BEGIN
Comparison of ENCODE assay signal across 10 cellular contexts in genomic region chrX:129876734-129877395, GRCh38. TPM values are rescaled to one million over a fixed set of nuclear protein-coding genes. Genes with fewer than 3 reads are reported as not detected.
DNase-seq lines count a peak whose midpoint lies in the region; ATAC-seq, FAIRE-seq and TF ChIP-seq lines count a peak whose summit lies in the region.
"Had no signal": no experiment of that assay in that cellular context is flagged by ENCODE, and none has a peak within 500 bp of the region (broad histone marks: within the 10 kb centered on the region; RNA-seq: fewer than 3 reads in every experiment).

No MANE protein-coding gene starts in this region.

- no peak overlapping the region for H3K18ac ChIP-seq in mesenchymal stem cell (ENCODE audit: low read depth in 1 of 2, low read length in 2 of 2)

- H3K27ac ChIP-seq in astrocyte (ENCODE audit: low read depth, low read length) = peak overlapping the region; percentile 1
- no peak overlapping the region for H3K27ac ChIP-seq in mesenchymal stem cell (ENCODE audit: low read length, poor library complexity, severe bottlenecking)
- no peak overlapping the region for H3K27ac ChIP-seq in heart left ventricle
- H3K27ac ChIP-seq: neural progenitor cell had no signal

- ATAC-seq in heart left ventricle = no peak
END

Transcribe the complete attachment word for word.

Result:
Comparison of ENCODE assay signal across 10 cellular contexts in genomic region chrX:129876734-129877395, GRCh38. TPM values are rescaled to one million over a fixed set of nuclear protein-coding genes. Genes with fewer than 3 reads are reported as not detected.
DNase-seq lines count a peak whose midpoint lies in the region; ATAC-seq, FAIRE-seq and TF ChIP-seq lines count a peak whose summit lies in the region.
"Had no signal": no experiment of that assay in that cellular context is flagged by ENCODE, and none has a peak within 500 bp of the region (broad histone marks: within the 10 kb centered on the region; RNA-seq: fewer than 3 reads in every experiment).

No MANE protein-coding gene starts in this region.

- no peak overlapping the region for H3K18ac ChIP-seq in mesenchymal stem cell (ENCODE audit: low read depth in 1 of 2, low read length in 2 of 2)

- H3K27ac ChIP-seq in astrocyte (ENCODE audit: low read depth, low read length) = peak overlapping the region; percentile 1
- no peak overlapping the region for H3K27ac ChIP-seq in mesenchymal stem cell (ENCODE audit: low read length, poor library complexity, severe bottlenecking)
- no peak overlapping the region for H3K27ac ChIP-seq in heart left ventricle
- H3K27ac ChIP-seq: neural progenitor cell had no signal

- ATAC-seq in heart left ventricle = no peak